I also have but will not elaborate on a few suggestions as to how this Senate committee, through its current deliberations, can contribute to the development of a national security policy for Canada.

First, you should continue, certainly, to gather information. We need a current baseline of what is known before we can proceed to the unknowns. That is what you are doing.

Second, you could be more proactive with respect to departmental operations and self-assessments. For example, hire bright, and certainly cheap, graduate students to use aggressively Access to Information requests, for example, to get the results of the TOPOFF-2 exercise started today which does not have a maritime dimension, which I think is a crime — it should have — to access the army's and navy's Lessons Learned CDs, and also to conduct lessons learned or not learned studies with respect to the many previous examples of attempts to coordinate maritime security resources and operations. Admiral King will be talking to some of those.

There are other significant event case studies. The 1989 Concordia affair, the 1993 OP AMBUSCADE and the 1995 turbot war, as well as the COP ABACUS program which dealt with the planning process regarding the Y2K rollover. You see my point. There are plenty of useful academic and expert analyses out there waiting to be rolled into your investigations. In a sense, these are the ``unknown knowns,'' and bringing them to light may help us from repeatedly reinventing the wheel for the maritime security bus.

You might also be wise to create an advisory panel of experts, similar to what Immigration Minister Coderre did with respect to security consultants, to help identify neglected issues and to check your own conclusions.

Let me conclude by saying that, notwithstanding my discussion of a possible department of national security overseeing various national security entities, I wish to make it clear that organizational restructuring should not be the main objective of this exercise. I am suggesting that some permanent, high-level direction is needed to replace the current loose and ill-coordinated process of national security decision making in Canada. In fact, the present informal organizational arrangements probably help explain why national security, as an all-encompassing concept, has never been a high priority concern for successive Canadian governments, as we heard in the previous set of presentations.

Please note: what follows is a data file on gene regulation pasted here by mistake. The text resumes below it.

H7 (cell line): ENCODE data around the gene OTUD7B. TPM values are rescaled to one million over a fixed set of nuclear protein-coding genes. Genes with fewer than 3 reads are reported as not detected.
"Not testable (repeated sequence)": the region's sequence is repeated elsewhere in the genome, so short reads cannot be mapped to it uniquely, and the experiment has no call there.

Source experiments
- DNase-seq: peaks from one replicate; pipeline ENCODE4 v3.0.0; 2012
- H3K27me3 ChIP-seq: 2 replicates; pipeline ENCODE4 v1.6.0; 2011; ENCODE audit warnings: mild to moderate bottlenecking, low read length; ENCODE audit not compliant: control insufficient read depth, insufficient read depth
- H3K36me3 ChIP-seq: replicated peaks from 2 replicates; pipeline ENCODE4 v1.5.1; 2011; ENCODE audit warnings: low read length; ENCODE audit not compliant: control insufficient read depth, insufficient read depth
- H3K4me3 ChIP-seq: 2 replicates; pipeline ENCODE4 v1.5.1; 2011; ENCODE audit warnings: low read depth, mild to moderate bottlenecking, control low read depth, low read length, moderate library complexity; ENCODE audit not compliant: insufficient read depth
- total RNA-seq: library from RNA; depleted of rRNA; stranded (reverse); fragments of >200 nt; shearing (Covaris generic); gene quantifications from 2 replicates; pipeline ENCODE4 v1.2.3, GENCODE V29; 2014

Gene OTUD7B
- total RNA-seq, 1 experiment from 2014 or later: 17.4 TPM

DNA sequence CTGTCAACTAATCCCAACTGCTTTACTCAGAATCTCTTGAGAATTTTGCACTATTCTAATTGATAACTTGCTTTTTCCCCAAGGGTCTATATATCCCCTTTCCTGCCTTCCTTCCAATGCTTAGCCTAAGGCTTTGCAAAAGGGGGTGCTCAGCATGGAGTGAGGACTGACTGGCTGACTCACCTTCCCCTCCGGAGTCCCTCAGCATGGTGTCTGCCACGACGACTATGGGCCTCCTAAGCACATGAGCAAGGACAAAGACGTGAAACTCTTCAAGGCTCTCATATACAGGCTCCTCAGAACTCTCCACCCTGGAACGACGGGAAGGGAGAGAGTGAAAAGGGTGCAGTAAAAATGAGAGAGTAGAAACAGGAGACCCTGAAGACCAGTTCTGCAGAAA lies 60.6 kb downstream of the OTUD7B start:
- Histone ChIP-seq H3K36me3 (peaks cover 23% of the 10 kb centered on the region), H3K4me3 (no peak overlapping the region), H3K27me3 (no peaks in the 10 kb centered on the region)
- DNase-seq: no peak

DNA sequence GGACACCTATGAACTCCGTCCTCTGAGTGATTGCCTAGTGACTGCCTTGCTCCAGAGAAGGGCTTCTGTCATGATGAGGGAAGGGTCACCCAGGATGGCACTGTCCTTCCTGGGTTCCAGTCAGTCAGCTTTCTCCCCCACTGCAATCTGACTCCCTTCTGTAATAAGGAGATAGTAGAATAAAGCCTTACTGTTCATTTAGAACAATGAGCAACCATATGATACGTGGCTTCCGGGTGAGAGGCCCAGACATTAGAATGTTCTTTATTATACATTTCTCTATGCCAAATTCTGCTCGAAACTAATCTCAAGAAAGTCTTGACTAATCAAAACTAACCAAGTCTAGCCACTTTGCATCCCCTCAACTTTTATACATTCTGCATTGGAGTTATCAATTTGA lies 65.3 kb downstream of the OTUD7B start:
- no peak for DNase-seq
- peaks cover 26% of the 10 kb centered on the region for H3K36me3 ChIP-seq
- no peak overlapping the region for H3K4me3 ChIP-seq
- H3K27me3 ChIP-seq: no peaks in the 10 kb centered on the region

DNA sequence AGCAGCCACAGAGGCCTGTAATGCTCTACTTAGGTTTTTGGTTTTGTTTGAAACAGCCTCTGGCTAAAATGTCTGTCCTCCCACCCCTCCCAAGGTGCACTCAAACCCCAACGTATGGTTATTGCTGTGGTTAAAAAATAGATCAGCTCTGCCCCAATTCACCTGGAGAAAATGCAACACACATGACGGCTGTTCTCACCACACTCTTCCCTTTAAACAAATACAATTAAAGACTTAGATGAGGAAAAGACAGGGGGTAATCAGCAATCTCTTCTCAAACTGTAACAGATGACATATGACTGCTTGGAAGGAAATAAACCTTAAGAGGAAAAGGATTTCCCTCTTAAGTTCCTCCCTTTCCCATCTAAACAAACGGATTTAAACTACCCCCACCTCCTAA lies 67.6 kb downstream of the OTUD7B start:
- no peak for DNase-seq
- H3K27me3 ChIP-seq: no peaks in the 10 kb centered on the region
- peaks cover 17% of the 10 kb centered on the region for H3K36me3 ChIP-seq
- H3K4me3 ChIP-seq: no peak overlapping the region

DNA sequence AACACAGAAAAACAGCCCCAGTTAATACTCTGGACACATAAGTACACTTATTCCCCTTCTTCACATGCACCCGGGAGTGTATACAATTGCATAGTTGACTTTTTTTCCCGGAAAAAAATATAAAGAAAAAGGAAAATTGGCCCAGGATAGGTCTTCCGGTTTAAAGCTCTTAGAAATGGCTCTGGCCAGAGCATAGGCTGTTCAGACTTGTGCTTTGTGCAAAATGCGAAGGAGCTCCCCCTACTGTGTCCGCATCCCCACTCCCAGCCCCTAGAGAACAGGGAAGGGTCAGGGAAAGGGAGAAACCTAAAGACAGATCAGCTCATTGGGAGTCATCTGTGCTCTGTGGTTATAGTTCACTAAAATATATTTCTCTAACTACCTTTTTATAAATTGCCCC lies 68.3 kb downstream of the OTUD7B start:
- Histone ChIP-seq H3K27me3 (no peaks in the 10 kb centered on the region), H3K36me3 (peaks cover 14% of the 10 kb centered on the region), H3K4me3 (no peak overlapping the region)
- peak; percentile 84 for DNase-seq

National security needs a champion, and it needs it to produce an overarching strategic framework that will provide clear and unequivocal policy direction to the myriad departments and agencies that would otherwise continue to neglect broader national security concerns in favour of their parochial organizations interests. The bottom line is this: We must give national security the overriding prominence it deserves.

Vice-Admiral James King (Ret'd), as an individual: Honourable senators, I accepted the committee's invitation to appear because I continue to be engaged, after a number of years, on this issue of maritime security, and I am pleased to be able to have an opportunity to contribute to the work of your committee.

Starting in 1993, I served for two years as the co-chairman of the IPCRC, the Interdepartmental Program Coordination and Review Committee, established in the wake of the release of the Osbaldeston study. I relieved Admiral Garnett in this position and was responsible for continuing the process of improving the effectiveness of interdepartmental cooperation on a wide range of maritime operational issues. The most significant was the introduction of interdepartmental data communications link called CANMARNET, Canadian Maritime Network, and the development of formal, interdepartmental, operational coordination procedures.

During this time and the years following, I had numerous opportunities to discuss this issue in various international fora and to develop a better understanding of how our own machinery of government works with particular application to the issue of interdepartmental cooperation and coordination.

I have now read most of the public testimony you have received to date, and I believe I can address at least two of the issues you have raised. Specifically, I would briefly address the need for a national maritime security policy and the development of an effective structure for the coordination of Canadian maritime security among the departments and agencies involved.

With regard to the need for a national maritime security policy, a number of your contributors have already clearly detailed its essentiality, and there is nothing I can offer except to add my name to the list of those who strongly support it and to state most emphatically that without such a policy, in my view, any further effort in support of this endeavour is not likely to succeed.